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Report on Inspections of Private Prisons With Cdcr Prisoners, CA OIG, 2010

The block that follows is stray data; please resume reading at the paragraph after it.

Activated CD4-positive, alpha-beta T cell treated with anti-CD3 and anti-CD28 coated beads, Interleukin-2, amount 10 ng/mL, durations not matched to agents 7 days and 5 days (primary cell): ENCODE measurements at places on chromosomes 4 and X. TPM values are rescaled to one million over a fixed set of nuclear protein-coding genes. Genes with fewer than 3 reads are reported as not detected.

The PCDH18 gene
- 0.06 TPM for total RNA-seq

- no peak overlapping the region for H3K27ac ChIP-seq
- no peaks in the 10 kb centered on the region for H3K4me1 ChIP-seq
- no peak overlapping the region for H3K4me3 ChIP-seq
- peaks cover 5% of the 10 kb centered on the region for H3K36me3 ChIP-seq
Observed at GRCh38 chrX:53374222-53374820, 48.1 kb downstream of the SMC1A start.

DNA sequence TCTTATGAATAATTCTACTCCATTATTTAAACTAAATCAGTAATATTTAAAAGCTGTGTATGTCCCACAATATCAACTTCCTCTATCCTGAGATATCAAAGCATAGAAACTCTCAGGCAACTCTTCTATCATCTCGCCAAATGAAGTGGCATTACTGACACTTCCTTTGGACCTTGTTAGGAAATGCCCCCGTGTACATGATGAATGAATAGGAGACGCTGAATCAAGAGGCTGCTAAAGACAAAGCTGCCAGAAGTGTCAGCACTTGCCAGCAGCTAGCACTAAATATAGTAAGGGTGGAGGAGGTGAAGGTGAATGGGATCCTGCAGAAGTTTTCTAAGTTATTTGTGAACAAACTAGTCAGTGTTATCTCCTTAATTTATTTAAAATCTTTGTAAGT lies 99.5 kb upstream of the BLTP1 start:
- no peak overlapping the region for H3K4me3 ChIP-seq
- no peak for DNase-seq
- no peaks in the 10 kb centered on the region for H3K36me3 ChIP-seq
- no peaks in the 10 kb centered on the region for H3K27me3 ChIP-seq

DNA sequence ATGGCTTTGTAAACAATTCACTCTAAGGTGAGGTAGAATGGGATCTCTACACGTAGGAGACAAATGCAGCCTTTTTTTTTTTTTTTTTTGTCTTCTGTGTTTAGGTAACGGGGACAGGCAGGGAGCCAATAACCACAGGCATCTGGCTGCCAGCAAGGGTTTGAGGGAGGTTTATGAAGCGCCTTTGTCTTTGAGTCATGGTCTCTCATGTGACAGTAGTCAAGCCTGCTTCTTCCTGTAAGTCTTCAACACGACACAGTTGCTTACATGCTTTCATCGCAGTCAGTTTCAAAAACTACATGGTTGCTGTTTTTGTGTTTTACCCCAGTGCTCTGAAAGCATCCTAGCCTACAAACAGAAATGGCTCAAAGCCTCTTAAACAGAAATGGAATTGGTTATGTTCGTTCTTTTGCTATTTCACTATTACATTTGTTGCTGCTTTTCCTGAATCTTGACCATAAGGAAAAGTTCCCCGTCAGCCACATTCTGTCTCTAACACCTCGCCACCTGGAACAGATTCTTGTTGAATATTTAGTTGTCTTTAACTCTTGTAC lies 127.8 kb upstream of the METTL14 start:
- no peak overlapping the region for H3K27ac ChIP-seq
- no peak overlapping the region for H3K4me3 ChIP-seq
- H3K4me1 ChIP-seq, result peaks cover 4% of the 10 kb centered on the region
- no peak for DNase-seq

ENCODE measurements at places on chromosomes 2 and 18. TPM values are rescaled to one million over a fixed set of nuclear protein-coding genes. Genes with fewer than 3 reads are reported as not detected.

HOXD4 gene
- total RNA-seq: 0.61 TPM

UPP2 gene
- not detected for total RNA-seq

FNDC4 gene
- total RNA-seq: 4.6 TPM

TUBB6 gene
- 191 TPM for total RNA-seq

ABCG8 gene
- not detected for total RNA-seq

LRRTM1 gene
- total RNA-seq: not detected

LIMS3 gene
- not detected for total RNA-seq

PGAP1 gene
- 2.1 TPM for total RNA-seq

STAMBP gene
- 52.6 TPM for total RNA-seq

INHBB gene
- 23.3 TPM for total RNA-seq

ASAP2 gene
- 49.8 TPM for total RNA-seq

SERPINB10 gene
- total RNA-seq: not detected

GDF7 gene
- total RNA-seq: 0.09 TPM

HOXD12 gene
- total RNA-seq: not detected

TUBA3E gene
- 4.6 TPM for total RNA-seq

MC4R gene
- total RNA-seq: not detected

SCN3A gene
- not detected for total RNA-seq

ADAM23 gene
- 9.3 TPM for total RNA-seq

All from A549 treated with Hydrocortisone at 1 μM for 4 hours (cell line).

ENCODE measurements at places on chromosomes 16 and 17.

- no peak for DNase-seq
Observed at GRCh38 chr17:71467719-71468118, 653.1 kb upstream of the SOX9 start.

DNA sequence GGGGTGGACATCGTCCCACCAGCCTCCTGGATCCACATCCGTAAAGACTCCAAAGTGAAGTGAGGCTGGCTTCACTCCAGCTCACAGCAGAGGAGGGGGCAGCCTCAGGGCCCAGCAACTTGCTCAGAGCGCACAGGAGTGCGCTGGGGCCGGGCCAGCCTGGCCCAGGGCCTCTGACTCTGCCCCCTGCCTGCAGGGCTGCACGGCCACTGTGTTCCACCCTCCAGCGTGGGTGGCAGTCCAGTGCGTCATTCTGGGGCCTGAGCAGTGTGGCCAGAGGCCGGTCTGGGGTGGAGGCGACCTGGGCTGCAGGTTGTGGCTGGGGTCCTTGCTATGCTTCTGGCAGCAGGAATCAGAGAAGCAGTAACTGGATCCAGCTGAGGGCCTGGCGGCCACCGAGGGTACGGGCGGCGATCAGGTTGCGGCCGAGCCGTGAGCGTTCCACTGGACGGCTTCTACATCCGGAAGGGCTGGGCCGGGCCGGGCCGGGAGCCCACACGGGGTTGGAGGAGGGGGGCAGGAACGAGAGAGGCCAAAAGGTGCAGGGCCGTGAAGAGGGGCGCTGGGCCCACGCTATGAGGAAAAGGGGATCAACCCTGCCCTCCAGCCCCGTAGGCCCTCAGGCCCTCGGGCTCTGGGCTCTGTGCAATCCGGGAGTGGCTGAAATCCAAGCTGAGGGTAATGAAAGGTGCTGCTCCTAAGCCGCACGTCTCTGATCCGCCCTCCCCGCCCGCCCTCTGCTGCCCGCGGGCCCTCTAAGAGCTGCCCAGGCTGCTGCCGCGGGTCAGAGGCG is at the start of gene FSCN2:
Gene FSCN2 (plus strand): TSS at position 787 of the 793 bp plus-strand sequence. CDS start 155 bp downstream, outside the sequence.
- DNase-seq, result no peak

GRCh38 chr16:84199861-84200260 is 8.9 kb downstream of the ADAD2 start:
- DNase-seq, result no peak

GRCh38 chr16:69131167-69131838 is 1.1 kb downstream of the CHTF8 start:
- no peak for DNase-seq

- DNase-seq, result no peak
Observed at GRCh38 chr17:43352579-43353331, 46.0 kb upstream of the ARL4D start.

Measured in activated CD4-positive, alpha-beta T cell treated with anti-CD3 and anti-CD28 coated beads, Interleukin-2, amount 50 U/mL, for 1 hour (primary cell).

David R. Shaw, Inspector General Office of the Inspector General December 2, 2010 Matthew L. Cate, Secretary California Department of Corrections and Rehabilitation 1515 S Street, Room 502 South Sacramento, California 95814 Dear Mr. Cate: This letter is to inform you of the concerns noted during our inspections of the five privately run outof-state facilities that house California inmates. The facilities inspected were the Tallahatchie County Correctional Facility in Tutwiler, Mississippi; North Fork Correctional Facility in Sayre, Oklahoma; La Palma Correctional Center in Eloy, Arizona; Florence Correctional Center in Florence, Arizona; and Red Rock Correctional Center in Eloy, Arizona. Our visits were part of the Office of the Inspector General's (OIG) facility inspection program whose purpose is to' identify issues that, if left unaddressed, could develop into more significant problems. In addition to touring the five facilities and interviewing management, employees and inmates, we also reviewed certain terms and conditions of the out-of-state prison housing contract between the California Department of Corrections and Rehabilitation (CDCR) and the Corrections Corporation of America (CCA). Because OIG's inspection program is not as extensive as an audit, we performed only a limited review and testing of documents. Many of our concerns relate to specific CCA facilities, but some of the issues appear to affect most, if not all, facilities. Most of these concerns were verbally discussed with both CCA and CDCR management representatives during our site visits. The concerns are detailed in the enclosed document and summarized below. ~ Denial ofInmate Rights or Privileges These include retaining inmates in administrative segregation, overriding inmate classification scores, delaying transfer of inmate property, family visiting video-conferencing not provided, limiting programming opportunities for Northern and Southern Hispanic inmates, inmates lacking required classification committee documents, incorrectly recording inmate qisagreements with committee decisions, and inadequately analyzing and documenting rule violation reports. ~ Safety and Security Weaknesses These include missing or damaged inmate identification cards, allowing inmates to wear clothing similar to custody personnel, poor screening protocols for new CCA employees, inadequately preventing inmate workers' ability to tamper with food trays, unsupervised inmates in restricted areas, good security procedures not practiced during inmate movement Arnold Schwarzenegger, Governor P.O. Box 348780, SACRAMENTO, CA 95834-8780 PHONE (916) 830-3600 FAX (916) 928-5996 ~ Matthew L. Cate, Secretary Out of State Prison Inspection Results December 2, 2010 Page 2 and inmate counts, cell searches inadequately documented, significant incidents not investigated and improper evidence handling, opening under an inner fence-line security gate, employees not required to be quarterly weapons qualified or carryall safety equipment, inefficient alarm response system, inmates not provided with seat belts during transports, and inadequately training temporarily assigned transportation employees. ~ Unenforced Rules, Policies, Practices or Contract Provisions OIG found that CDCR did not: exercise adequate oversight of the inmate welfare fund, competitively bid state-to-state transportation services, approve CCA's use-of-force policy and timely review use-of-force incidents. ~ Other Notable Issues OIG also identified other issues that include conflicting inmate visiting protocols and other visiting program weaknesses, inmates being provided outdated .institution rules, prescription medications being wasted, operating weaknesses in central control, poor formatting of inmate escape bulletins, inmate advisory committees lacking continuity and consistency, and insufficient safeguarding for inmate correspondence boxes. CDCR should determine the impact of the identified issues at each of its out-of-state facilities, implement appropriate corrective action and monitoring, and report its comprehensive corrective action to the OIG by June 1,2011. We will follow up on your corrective actions during future inspections. However, with regard to the denial of inmate rights and safety and security weaknesses, I strongly urge you to immediately address these issues and take all-necessary corrective actions as quickly as possible. Thank you for the courtesy extended to my employees during the inspections. If you have any questions regarding the above issues, please contact Jerry Twomey, Chief Assistant Inspector General, Bureau of Audits and Investigations, at (916) 830-3600. Sincerely, David R. Shaw Inspector General Enclosure _cc: Scott Kernan, Undersecretary, Operations, CDCR Melissa Lea, Chief, Contract Beds, CDCR Lydia Romero, Chief (A), California Out-of-State Correctional Facility, CDCR Kim Holt, External Audits Manager, CDCR Out-of-State Facility Inspection Results Enclosure - Ola Areas of Coneem with CDCR Out-of-State Facilities Denial ofInmate Rights or Privileges ~ Retaining inmates in administrative segregation o We identified four inmates at the Tallahatchie County Correctional Facility (Tallahatchie) who were held in the administrative segregation unit CASU) longer than necessary. Even though the hearing officer had found the inmates not guilty of the offense that prompted their ASU placement, the California Department of Corrections and Rehabilitation's CCDCR) chief disciplinary officer did not promptly review the decision and forward the decision to the institutional classification committee that officially authorizes ASU releases. Instead, CDCR was not aware of the delay until the OIG brought the matter to its attention (approximately 20 days after the ·initial hearing officer's not guilty finding). o Based on inmate interviews and file reviews at Tallahatchie, North Fork Correctional Facility (North Fork), and Florence Correctional Center (Florence), inmates were not provided with staff assistance 24 hours prior to their classification hearings as required by California Code of Regulations Title 15, Sections 3315(d)(2)(B) and 3339(b)(3). For all three facilities, we reviewed a combined total of ten applicable case files and found no evidence that a staff assistant met with the inmate at least 24 hours prior to the hearing. o In two of five Tallahatchie institutional classification committee cases reviewed, ASU placement hearings were held 14 and 19 days after ASU placement in violation of California Code of Regulations, Title 15, Section 3338(a), which requires hearings be held within ten days. o The OIG observed that all out-of-state facilities house "level IV" inmates in ASU and deny those inmates general population privileges such as group exercise and programming opportunities that the inmates would likely get if they were housed in a level IV facility in California. According to the CDCR's chief of contract beds, all out-of-state placed irunates who violate rules and subsequently have their custody level point count increased to level IV status are placed in ASU until either reclassified as a level III override or transferred back to California. Normally, barring extenuating circumstances or unique case factors, an inmate who was on a general population yard prior to being placed in an ASU would be returned to a general population yard consistent with their point level once released from ASU. However, because none of the out-of-state facilities have level IV general population housing, the level IV inmates are retained in ASU. After reviewing ASU placement logs, we found that all of the out-of-state facilities . are retaining level IV inmates. Many of the inmates have been retained in ASU for long periods of time, some due to having level IV points and some due to being validated gang members. Active validated prison gang members are generally required by the California Code of Regulations Section 3341.5(c)(2)(A)(2.) to be placed in a security housing unit (SHU). Many of these ASU retained inmates are Pagel Out-of-State Facility Inspection Results pending transfers back to California facilities that have level IV yards or SHU. Specifically, we found that: • North Fork housed 23 level IV inmates in ASU (some held between 19 and 24 months). • Tallahatchie housed 13 level IV inmates in ASU (seven held between four and twelve months). In addition, we found anoth~r 37 validated prison gang members (or associates) held in ASU for five months. • La Palma Correctional Center (La Palma) housed approximately 40 level IV inmates in ASU. Thirty of these inmates had been held from between six months to more than a year (most were pending transfers to California level IV or SHU facilities). Four of the inmates were validated prison gang members (or associates). • Florence housed five level IV inmates in ASU (four held between five and ten months). • Red Rock Correctional Center (Red Rock) housed three level IV imnates in ASU (one held over five months and pending transfer to a California SHU). CDCR reported that it has tried to transfer the level IV inmates back to California; however, it has been unable to do so because CalifQrnia has limited level IV bed space. The 010 has concerns that CCA facilities do not meet California's standards for level IV housing, and CCA employees may not be adequately trained to manage level IV inmates or validated gang members. ~ Overriding Inmate Classification Scores o Even though the California Code of Regulations allows only level I through III inmates to be transferred out-of-state, CDCR is allowing inmates with level IV custody points to be retained as out-of-state level III inmates. This practice generally occurs when out-of-state level III inmates commit rule violations and their . . classification points are elevated to a level IV custody status. Further, CDCR management does not believe it always makes "fiscal or custodial" sense to transfer some inmates back to California. On March 17,2010, CDCR issued a memorandum revising the out-of-state retention criteria. The memorandum allows, on a case by case basis, a level IV inmate with low points (52-59) to be classified as a level III . override and retained out-of-state. A CDCR representative agreed that it was not unforeseeable that some inmates may deliberately commit rule violations to incr~ase their custody points in an attempt to be transferred back to California. Although retaining these inmates in out-of-state facilities may have been a reasonable alternative to returning them to California, the 010 still has concerns that the intent of the California Code of Regulations Section 3379(a)(9)(A)(2) is not being met. Specifically, the code allows only level I through III inmates be transferred out-of-state, yet CDCR is allowing inmates with level IV points to be retained out-of-state. Further, CCA facilities do not meet the California Code of Regulation's level IV security requirements for internal armed coverage. Page 2 Out-of-State Facility Inspection Results ~ Delaying Transfer of Inmate Property o ~ Family Visiting Video-conferencing Not Provided o ~ CCA or CDCR is not promptly transferring inmate property. At North Fork for example, 010 inspectors found that 46 inmates who arrived two to seven months earlier still did not have their property. Although CCA has contractually-required video conferencing equipment for inmate visiting, CDCR has no in-state facilities that offer video-conferencing service to visitors. CDCR management told us that while they have the necessary equipment at two different California loc~tions, they have not been able to secure the funding for additional staff needed to monitor the visiting sites. Without video-conferencing, the cost of traveling to out-of-state facilities may effectively preclude family members from visiting. Limiting Programming Opportunities for Northern and Southern Hispanic Inmates o o As a result of a serious incident. at Tallahatchie in March 2008, CDCR authorized CCA to move the Northern Hispanic inmates from Tallahatchie to La Palma. Because of the safety concerns due to gang conflicts with the more numerous Southern Hispanics, CDCR required CCA to house all Northern Hispanic inmates in the same La Palma housing unit. Since that time, CDCR and CCA have not provided a full complement of programining opportunities to the Northern Hispanic inmates at La Palma. At the time of our fieldwork, these inmates were offered exercise·and OED education but have no access to a full law library, religious services, narcotics anonymous, alcoholics anonymous, and most paid jobs. In addition, CDCR management told us that 43 of 145 Northern Hispanic inmates housed at La Palma have a reading level at 6.0 or lower, yet none of these inmates are enrolled in adult basic education classes as required by CDCR's Operations Manual, Section 101010.I. In late October 2009, all general population Southern Hispanic inmates at four of the five out-of-state facilities were placed on lockdown status immediately following significant incidents that occurred within days of each other at the North Fork and Tallahatchie facilities. The North Fork incident included a serious staff assault and the Tallahatchie incidents included an attempted murder and large scale disturbance involving ninety-eight Southern Hispanic inmates. The resulting fourfacility lockdown occurred from late October 2009 through mid-April 2010, during which time Southern Hispanics received virtually no programming or out-of-cell exercise. Between mid-April 2010 and early August 2010, the four affected facilities slowly returned their Southern Hispanic inmate population to normal programming. In this particular case, the primary incident for which many of the Southern Hispanic inmates were locked down did not even occur at the facility in which the inmates were housed. While institutional safety and security may be an underlying factor that prohibits daily exercise on a short-term basis, at least some offering of Page 3 Out-of-State Facility Inspection Results programs and exercise seems warranted during long lock~down periods. By flatly denying inmates exercise, CDCR creates a situation where the denial of programs and exercise could be viewed as punishment. . ~ Inmates Lacking Required Classification Committee Documents o ~ CCA is not in compliance with requirements related to distribution of nonconfidential inmate documentation. Unlike California facilities, none of the out-ofstate facilities give inmates copies of their classification committee chronos (except those related to legal matters), even though the California Code of Regulations, section 3375(h), specifically requires that inmates be given a copy of all nonconfidential documents. Incorrectly Recording Inmate Disagreements With Committee Decisions o Employees at Red Rock and Florence told the OIG that although classification chronos state that inmates concurred, inmates frequently did not agree with their institutional classification committee's decision. At Red Rock, we reviewed seven classification chronos (CDCR Form 128-G, the form used to document classification committee decisions) and found identically worded statements indicating the inmate agreed with the institutional classification committee's decision. At Florence, we also found three classification chronos that contained similar verbiage of inmate agreement, yet an employee told the OIG that one of the inmates did not agree with the institutional classification committee's decision. CDCR is responsible for recording information correctly on the CDCR Fonn 128-G, and CCA is responsible for allowing inmates to view the information upon request. However, as discussed above, because the CCA does not provide inmates with copies ofCDCR Form 128-G (an apparent conflict with California regulations) inmates may not quickly identify and dispute inaccurate assertions made in their official files. ~ Inadequately Analyzing and Documenting Rule Violation Reports o We reviewed 18 rule violation reports (CDCR Form 115) at the Tallahatchie, Florence, and Red Rock facilities and found that even after CDCR's chief disciplinary officer had reviewed and approved these reports, they still contained numerous discrepancies such as insufficient description of the incident, failure to consider evidence, and incorrect disposition. Safety and Security Weaknesses ~ Missing or Damaged Inmate Identification Cards o While shadowing custody officers at Red Rock during a housing unit standing count, we observed at least ten inmates who either had no identification card or a severely damaged identification card. Based on the officers' inquiries, most inmates Page 4 Out-of-State Facility Inspection Results indicated they had no identification cards for some time. One inmate said he never had an identification card and another said a mydical employee took the card and did not give it back. ~ Allowing Inmates to Wear Clothing Similar to Custody Personnel o Both the La Palma and Red Rock facilities have inmates who wear clothing very similar to the color of an officer's uniform. ~ Poor Screening Protocols for New CCA Employees o Red Rock performs limited job applicant background reviews. Specifically, Red Rock's hiring process does not include a comprehensive criminal background and arrest history review, such as a review of National Crime Information Center (NCIC) or California Law Enforcement Telecommunications System records. We also noted that Red Rock's background investigators only check arrest records for the city and county the applicant indicates as their current residence and do not review state arrest records. Although interviewed applicants are asked whether they personally know any California inmates, investigators do not attempt to corroborate the information by interviewing applicant's friends and family. Finally, the background process does not include asking the applicant whether they were ever sentenced to a California institution or visited a California inmate. During our inspection, the CDCR's chief of contract beds indicated that they recognize at least some shortcomings in CCA's background review process and future contract extensions will require NCIC checks to be performed. At the Tallahatchie, North Fork, and LaPalma facilities, the background hiring investigation process does not adequately attempt to identify whether an applicant has relatives or acquaintances housed in CCA or CDCR facilities. Further, La Palma does not attempt to determine whether an applicant ever visited an inmate. ~ Inadequately Preventing Inmate Workers' Ability to Tamper with Food Trays o The Tallahatchie, North Fork, and La Palma facilities had security weaknesses that allow some inmate culinary workers who prepare dietary food trays to have access to administratively segregated inmates' names and housing locations. This potentially allows inmate culinary workers to pass contraband or tamper with other inmates' food. ~ Unsupervised Inmates in Restricted Areas o During our site visits, we observed multiple instances where inmates were allowed unsupervised access to restricted areas. For example, at both Tallahatchie and Red Rock, we observed unsupervised inmates near or in the kitchen's restricted-access sugar and spice cage that employees had left unsecured. (Inmates can use sugar as an ingredient to make pruno, an alcoholic drink.) While in Florence, we observed an unsupervised inmate working in the culinary's dry goods storeroom, which had a restricted inmate access warning on the door entry, and we also observed another Page 5 Out-of-State Facility Inspection Results unsupervised inmate working in the cold storage room where an unsecured cabinet contained jelly packs and syrup. o At the Red Rock and La Palma facilities, we found the food manager's office door unsecured. o During our Florence inspection, we observed a blood;.spill cabinet door damaged in the ASU entrance sallyport area. One of the officers who works in the area, speculated that inmate porters damaged the door while trying to gain unauthorized access. ~ ~ Good Security Procedures Not Practiced During Inmate Movements and Inmate Counts o During a La Palma inmate movement, custody staffing levels were insufficient to adequately monitor inmates~ Specifically, only one officer was stationed in a position to monitor and perform random clothed body searches of inmates exiting a housing unit. As a result, the officer was unable to fully focus his attention on the inmates passing through the metal detector, and we observed approximately 15 of 60 inmates move a barrier and go around the metal detector. We observed a similar situation at a second La Palma location. o We found that North Fork inmates working in the receiving and release clothing storage area had access to unsecured contraband items such as scissors. o Officers do not always follow good safety protocols when escorting inmates. We observed two instances where the same Red Rock custody officer employed poor safety practices. First, the officer allowed two inmate porters to follow behind him while escorting the porters up a flight of stairs. Later, we observed the same officer surrounded by approximately eight inmates he was escorting to a culinary work station. Correct safety practices dictate keeping all inmates in a direct sight line. o During a North Fork inmate count, a custody officer missed a count sheet resulting in an entire education classroom's 22 inmates not being counted. During the same count, a culinary officer returned two workers to their housing unit prior to the count clearing in violation of CDCR's Operations Manual, Section 52020.4 which prohibits Inost inmate movement during counts. o Due to limited exercise yard space at Red Rock, the residential drug abuse treatment program inmates are counted first and released to a remote exercise yard prior to the facility completing the full count. Cell Searches Inadequately Documented o The Florence facility's ASU employees were not documenting searches done after an inmate vacates a cell and before an inmate occupies a cell. As a result, custody employees would be unable to hold a subsequent occupant accountable for contraband found in a cell. In addition, custody officers could not easily determine when a cell was last searched because officers do not use a one page grid-style table that allows for a Page 6 Out-of-Sta,te Facility Inspection Results quick summary of past cell searches. Without an adequate system in place, officers could omit searching some cells or repeatedly search the same cells. o Similarly, the North Fork's ASU custody officers do not have an efficient way to track when searches of specific cells were conducted, who completed the search, or the result of the search. We also noted that cell searches conducted prior to housing newly-admitted ASU inmates are not recorded as required by the California Code of Regulations, Title 15, Section 3287(a). o At all CCA facilities we found examples where cell searches were not recorded on both the ASU cell search log and the inmate's corresponding Daily Segregated Housing Record (CDCR Form 114-A). » Significant Incidents Not Investigated and Improper Evidence Handling o At Red Rock, staff could not locate investig8;tive files for significant incidents occurring at the institution. From the facility's incident log for the period of . January 23,2010 through May 26,2010, we found no evidence that any of the 31 incidents were ever investigated for po~sible wrong doing. o At the same facility, OIG inspectors observed poor evidence handling that potentially could compromise evidence or render it unusable in judicial proceedings. For example, we observed a temporary evidence safe with evidence improperly labeled, evidence with no'labels, evidence packaged improperly, and evidence with improperly completed chain of custody forms. Further, we found the safe had been over-packed and that some evidence had been held in the temporary safe for longer than 30 days. In a related area, inspectors were also unable to determine whether evidence was transferred to the local police department due to the incomplete chain of custody forms. o OIG inspectors found an unauthorized employee had access to the La Palma facility's temporary evidence storage locker because a supply cabinet used the same key as the temporary evidence storage locker. As a result, evidence integrity could be compromised. o The OIG reviewed CCA's evidence handling policies and found they do not explain how to process blood-soaked evidence. o During our inspection, the Red Rock investigator's evidence safe was inaccessible for review. Specifically, the only person who knew the safe's code was on longterm sick leave and that individual could not remember the code when contacted by facility management. As a result, we could not assess Red Rock's evidence handling practices. o A Tallahatchie housing unit search log review revealed that a "white powdered substance" was found during a January 2010 dorm inspection; however, the facility's investigative staff failed to follow through to determine the nature of the substance. The investigative evidence log showed no record of a white powdery substance being tested or retained as evidence. Page 7 Out-of-State Facility Inspection Results ~ Opening Under an Inner Fence-Line Security Oate o ~ ~ At Tallahatchie, an inner fence-line inspection revealed an approximate ten inch gap below a gate in a restricted area that was large enough for a man to crawl through. Employees Not Required to be Quarterly Weapons Qualified or Carry All Safety Equipment o Regularly assigned armed transportation employees at Tallahatchie, North Fork, Florence, and Red Rock facilities only complete weapons qualification either annually or semi-annually, rather than quarterly like CDCR. As a result, CCA transportation staff may not be proficient with issued weapons. o At Tallahatchie and Red Rock, we observed officers unsafely carrying handcuffs looped over their belts rather than storing them in a handcuff case. o At Tallahatchie and Red Rock, several custody officers were observed not carrying a required CPR vent. At Tallahatchie, the CPR vents were never issued to some employees. o At La Palma, custody officers were not required to carry critical safety equipment such as whistles, pepper spray, and handcuffs. Inefficient Alarm Response System o Although not required by CDCR's Operations Manual, CCA facilities do not have an audible incident alarm system. Currently, custody staff relies on using an emergency button on their radios to notify central control that a problem has occurred. As a result, the emergency response may be significantly delayed because central control must then use radio communications to determine the officer's last known location. ~ Inmates Not Provided with Seat Belts During Transports o None ofeCA's medical transport vans are equipped with inmate passenger seat, belts. According to the Insurance Institute for Highway Safety's website, the out-ofstate facilities are all located in states where laws do not require adults in vehicle passenger rows to wear seat belts. While the out-of-state facilities may not be legally required to use seat belts, the 010 identified one occurrence where an unfastened inmate was injured during a medical transport. ~ Inadequately Training Temporarily Assigned Transportation Employees o Tallahatchie and North Fork do not ensure that employees who transport inmates' for unscheduled appointments receive the same training provided to regular transportation employees. For example, employees who regularly transport inmates to outside medical providers receive ,ongoing training to retain custody of inmates in public settings such as hospitals. Facility managers at both locations stated that if Page 8 Out-of-State Facility Inspection Results regular transportation employees are not available, they instead select "fill-in" employees based on availability without considering their training. Unenforced Rules, Policies, Practices or Contract Provisions ~ Insufficient CDCR Oversight of the Inmate Welfare Fund o ~ State-to-State Transportation Services Non-competitively Awarded o ~ CDCR does not adequately oversee the Inmate Welfare Fund (IWF) to prevent potential contractor program abuse and assure that inmates are charged reasonable prices. The IWF is used by all CCA facilities to operate the inmate canteen where inmates can purchase personal necessities and for which profits are used to purchase equipment or services beneficial to the inmate population. While CDCR does monitor the use of IWF fund profits, it has never audited the CCA records to verify the accuracy of expenditures and revenues, including vendor rebates. In addition, CDCR was unable to demonstrate that CCA charges canteen prices that are comparable to California's prices. CDCR's non-competitively bid contract with CCA allows it to use a CCA subsidiary to provide routine state-to-stateinmate transportation services. The contract though does not mandate the subsidiary'S use. While the OIG recognizes that using a non-competitively bid transportation service may have been necessary in 2006, we are concerned that CDCR may be overpaying for state-to-state transportation services because it has not advertised or competitively bid for these services in the four years since the contract was awarded. Unapproved Use-of-Force Policy and Untimely Use-of-Force Incident Reviews o According to CDCR's chief of contract beds, CDCR has never approved CCA's use-of-force policy even though the contract terms require the policy's approval prior to inmate occupancy. Because CDCR has never approved CCA's use-of-force policy, CCA employees may not be trained in the same use-of-force standards as used in California prisons. To illustrate the importance of an approved use of force policy, CCA currently has no CDCR approved written policy on whether CCA's perimeter tower officers are authorized to use deadly force to quell inmate incidents. o At La Palma and Florence, use-of-force incident reviews were not being completed within 30 days and some were reviewed nearly three months after the incident. Other Notable Issues ~ Conflicting I1)ffiate Visiting Protocols and Other Visiting Program Weaknesses o At the Florence facility, the visiting officer's post orders and the visitation policy contained conflicting directives regarding the amount of money a visitor may possess during visitations. The post orders indicated that visitors may have twenty Page 9 Out-of-State Facility Inspection Results dollars cash while the visitation policy indicates only ten dollars. Further, both the policy and post orders appear to be outdated since the facility uses debit cards for its vending machine sales. In a related area, Tallahatchie and the North Fork's visitation rules provided to visitors are not updated to reflect the use of debit cards instead of cash for vending machine purchases. o At the Red Rock facility, officers temporarily assigned to visiting are not consistently documenting visitor's badge numbers, the table location where visitors are seated, and whether the visitor is a minor or adult. I· I o ~ Inmates Being Provided Outdated Institution Rules o ~ La Palma's inmates are provided outdated policy information. Institutional rules provided to the facility's inmates contain an outdated disciplinary section that does not reflect updated revisions to the California Code of Regulations. Prescription Medications Being Wasted o ~ At the Tallahatchie and Florence facilities, the visiting officer's post orders and the visitation policy contained conflicting directives regarding inmate searches. The post orders require inmates only be pat searched prior to a visitation while the policy requires an unclothed body search. According to the Tallahatchie facility management, approximately 20 percent of transferred inmates arrive with up to a 14-day supply of prescribed medication as directed by the California Prison Health Care Services (CPHCS). However, to comply with Mississippi law, the facility discards the medication because it cannot allow inmates to possess medications not issued by a Mississippi licensed pharmacist. Consequently, taxpayers incur the cost to r~place the discarded medication. According to the chief of contract beds, CDCR is working with the CPHCS' office to minimize the effects of the Mississippi law. Operating Weaknesses in Central Control o At Florence, 010 inspectors observed an emergency key set being issued without a central control custody officer obtaining a marker to identify the keys' recipient. Standard custody practices require accountability for all keys; however, without an identifying marker this is not possible. o Tallahatchie central control's emergency key log did not detail why emergency keys were issued. As a result, the facility cannot monitor the appropriate use of emergency keys. o Security cameras are sometimes malfunctioning or not correctly focused. For example, at La Palma, several central control monitored security cameras have not been automatically returning to the approved fixed location, and several other cameras were consistently out of focus. At North Fork, central control does not have a standard procedure on where its fence-line cameras should be pointed when I Page 10 Out-of-State Facility Inspection Results not operated manually. At Tallahatchie, we found a malfunctioning camera that was located in the area adjacent to the facility's .high security administrative segregation unit. Finally, at Florence, North Fork and Tallahatchie, we found that central control officers were not notifying subsequent shifts of malfunctioning cameras. ~ Poor Formatting of Inmate Escape Bulletins o When prison employees transport inmates off grounds, the employees carry an inmate escape bulletin that contains a picture and vital information about each inmate in the event an inmate escapes. North Fork, La Palma and Florence's inmate escape bulletins did not contain the term "Escape" or a color picture of the inmate. As a result, the escape bulletin meant for quick public dissemination would not clearly identify the inmate as an escapee or include a high quality image of the inmate. ' In a related area, we also found that Florence's transportation unit's equipment checklist indicates that escape bulletins are applicable only to court transports. ~ Inmate Advisory Committees Lacking Continuity and Consistency o ~ Inmate Advisory Committee (lAC) meeting practices could be improved. For example, La Palma lAC meetings have not been held with the Northern Hispanic population in at least six months. In addition, one Red Rock housing unit did not have the lAC minutes posted because the unit manager was unaware that the lAC should use the bulletin board to post meeting results. The NorthFork facility has been holding formal lAC meetings since March 2010; however, the meeting minutes had not been released to inmates as of May 2010 because management wants the lAC to first develop committee by-laws. We also found that North Fork posted lAC inmate meeting representatives' gang affiliation on its inmate bulletin board. Tallahatchie lAC meeting minutes were not being posted, and lAC inmate representatives complained that they were not being given access to locked down inmates. Insufficient Safeguarding for Inmate Corresponde!lce Boxes o Unsecured inmate correspondence boxes were found throughout Tallahatchie, which compromised inmate confidentiality and the integrity of the correspondence process. Specifically, the CDCR inmate appeals and CCA grievance boxes in housing unit D had no locks. At the time of our inspection, we found only a few documents in the boxes. Management said the boxes had just been replaced and maintenance had not yet placed locks on the boxes. We also found two inmate appeals boxes in housing unit E that did not have locks. The facility west wing's CDCR inmate appeals and CCA grievance boxes were also unsecured with several inmate complaints inside the boxes. Page 11